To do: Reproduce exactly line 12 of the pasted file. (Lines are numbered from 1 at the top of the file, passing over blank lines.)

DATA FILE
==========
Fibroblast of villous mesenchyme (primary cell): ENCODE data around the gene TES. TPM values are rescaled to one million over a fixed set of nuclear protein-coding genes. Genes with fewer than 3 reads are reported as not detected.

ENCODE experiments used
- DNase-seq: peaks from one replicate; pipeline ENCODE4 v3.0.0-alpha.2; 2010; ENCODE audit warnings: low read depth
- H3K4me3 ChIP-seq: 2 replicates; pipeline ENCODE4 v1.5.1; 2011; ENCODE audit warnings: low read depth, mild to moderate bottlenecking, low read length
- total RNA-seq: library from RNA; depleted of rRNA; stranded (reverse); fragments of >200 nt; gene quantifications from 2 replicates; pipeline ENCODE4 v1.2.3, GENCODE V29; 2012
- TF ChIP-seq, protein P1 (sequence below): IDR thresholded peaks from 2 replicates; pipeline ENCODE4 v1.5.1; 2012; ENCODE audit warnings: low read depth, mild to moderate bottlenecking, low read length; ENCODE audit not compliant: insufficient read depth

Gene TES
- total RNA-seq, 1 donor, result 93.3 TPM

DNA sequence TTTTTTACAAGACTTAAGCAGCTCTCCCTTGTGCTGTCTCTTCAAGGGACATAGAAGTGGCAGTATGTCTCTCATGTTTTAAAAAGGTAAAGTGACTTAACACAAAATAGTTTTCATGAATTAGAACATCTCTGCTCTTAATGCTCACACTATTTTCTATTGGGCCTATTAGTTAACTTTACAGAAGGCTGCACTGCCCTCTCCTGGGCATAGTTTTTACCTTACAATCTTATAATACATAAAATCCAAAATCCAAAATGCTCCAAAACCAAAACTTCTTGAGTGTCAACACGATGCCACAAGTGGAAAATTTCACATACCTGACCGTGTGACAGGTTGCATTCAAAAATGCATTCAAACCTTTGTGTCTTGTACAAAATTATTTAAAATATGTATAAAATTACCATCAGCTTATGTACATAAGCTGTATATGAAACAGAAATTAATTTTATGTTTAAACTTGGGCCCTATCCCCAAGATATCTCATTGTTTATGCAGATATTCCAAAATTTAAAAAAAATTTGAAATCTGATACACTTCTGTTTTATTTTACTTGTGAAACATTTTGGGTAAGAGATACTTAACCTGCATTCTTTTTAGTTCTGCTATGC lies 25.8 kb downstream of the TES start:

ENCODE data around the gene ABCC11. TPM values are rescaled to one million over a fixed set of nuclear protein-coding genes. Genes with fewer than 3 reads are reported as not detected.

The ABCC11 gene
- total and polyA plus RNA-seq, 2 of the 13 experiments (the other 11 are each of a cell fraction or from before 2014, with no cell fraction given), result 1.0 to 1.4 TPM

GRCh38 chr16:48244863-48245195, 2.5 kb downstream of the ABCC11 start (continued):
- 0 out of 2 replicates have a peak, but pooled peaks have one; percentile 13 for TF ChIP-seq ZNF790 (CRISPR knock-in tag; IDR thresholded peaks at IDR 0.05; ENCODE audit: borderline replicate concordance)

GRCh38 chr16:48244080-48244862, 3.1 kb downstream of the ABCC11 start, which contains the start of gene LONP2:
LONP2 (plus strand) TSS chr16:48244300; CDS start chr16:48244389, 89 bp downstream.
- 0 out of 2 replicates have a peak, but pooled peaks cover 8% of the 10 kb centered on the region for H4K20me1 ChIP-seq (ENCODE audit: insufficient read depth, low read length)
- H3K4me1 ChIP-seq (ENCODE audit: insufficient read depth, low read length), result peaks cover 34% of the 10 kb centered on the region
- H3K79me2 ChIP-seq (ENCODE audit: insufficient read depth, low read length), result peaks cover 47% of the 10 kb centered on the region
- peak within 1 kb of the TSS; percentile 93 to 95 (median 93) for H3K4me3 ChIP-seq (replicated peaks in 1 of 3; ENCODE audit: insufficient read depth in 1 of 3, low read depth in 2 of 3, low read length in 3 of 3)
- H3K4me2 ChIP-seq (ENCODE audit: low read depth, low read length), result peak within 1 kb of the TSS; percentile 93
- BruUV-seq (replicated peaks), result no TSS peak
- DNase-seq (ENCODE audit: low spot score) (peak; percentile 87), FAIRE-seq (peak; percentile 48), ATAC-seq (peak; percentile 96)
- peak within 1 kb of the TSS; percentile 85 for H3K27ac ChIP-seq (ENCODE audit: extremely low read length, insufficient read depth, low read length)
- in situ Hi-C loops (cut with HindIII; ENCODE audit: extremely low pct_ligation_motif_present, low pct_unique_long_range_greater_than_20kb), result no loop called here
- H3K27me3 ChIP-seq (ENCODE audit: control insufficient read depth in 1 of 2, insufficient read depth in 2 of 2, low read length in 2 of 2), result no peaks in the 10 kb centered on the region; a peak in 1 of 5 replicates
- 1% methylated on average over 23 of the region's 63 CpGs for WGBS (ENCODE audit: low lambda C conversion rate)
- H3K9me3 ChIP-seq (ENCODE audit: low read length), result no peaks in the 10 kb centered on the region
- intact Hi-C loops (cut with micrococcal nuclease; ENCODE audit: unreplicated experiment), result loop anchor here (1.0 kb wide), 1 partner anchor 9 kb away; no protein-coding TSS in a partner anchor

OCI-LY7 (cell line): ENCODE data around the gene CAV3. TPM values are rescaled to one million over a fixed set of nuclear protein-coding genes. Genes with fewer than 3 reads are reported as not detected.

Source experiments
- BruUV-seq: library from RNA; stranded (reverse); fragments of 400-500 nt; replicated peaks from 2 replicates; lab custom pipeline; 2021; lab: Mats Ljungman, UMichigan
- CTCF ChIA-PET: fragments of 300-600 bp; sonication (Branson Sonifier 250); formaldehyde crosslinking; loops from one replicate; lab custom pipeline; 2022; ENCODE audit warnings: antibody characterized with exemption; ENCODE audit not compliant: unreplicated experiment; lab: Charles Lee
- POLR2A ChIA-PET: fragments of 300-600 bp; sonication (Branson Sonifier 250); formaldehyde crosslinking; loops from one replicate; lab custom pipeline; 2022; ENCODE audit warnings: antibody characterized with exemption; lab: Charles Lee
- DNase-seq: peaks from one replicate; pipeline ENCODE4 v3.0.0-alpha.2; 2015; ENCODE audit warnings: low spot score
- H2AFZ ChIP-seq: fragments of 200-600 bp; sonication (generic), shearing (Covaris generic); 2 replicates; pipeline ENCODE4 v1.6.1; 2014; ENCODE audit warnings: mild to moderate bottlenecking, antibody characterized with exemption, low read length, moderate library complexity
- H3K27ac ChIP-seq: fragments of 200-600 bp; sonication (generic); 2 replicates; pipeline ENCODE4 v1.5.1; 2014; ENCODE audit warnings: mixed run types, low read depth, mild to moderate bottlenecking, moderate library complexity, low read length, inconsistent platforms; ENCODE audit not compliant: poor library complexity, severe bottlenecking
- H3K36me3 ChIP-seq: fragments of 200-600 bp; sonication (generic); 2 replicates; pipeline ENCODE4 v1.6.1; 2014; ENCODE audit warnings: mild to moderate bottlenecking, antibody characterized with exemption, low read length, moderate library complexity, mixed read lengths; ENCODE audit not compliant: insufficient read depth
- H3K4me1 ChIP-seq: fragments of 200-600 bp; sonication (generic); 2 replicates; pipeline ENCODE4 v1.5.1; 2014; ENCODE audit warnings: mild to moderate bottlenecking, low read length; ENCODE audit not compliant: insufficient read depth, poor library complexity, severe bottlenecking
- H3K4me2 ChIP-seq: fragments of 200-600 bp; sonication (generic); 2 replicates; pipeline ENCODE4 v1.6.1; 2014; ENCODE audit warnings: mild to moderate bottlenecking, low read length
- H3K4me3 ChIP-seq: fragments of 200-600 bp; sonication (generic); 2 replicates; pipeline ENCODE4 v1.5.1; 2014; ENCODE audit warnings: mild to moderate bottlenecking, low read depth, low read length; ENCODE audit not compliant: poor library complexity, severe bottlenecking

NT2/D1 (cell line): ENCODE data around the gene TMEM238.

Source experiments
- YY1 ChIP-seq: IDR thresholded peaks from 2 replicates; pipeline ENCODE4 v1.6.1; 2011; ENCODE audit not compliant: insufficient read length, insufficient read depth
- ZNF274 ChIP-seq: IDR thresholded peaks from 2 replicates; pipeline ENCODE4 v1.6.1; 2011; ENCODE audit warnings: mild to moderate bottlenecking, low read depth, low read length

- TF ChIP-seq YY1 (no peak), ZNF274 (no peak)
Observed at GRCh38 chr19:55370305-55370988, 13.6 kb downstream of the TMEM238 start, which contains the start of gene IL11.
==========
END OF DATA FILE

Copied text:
- total and polyA plus RNA-seq, 2 of the 13 experiments (the other 11 are each of a cell fraction or from before 2014, with no cell fraction given), result 1.0 to 1.4 TPM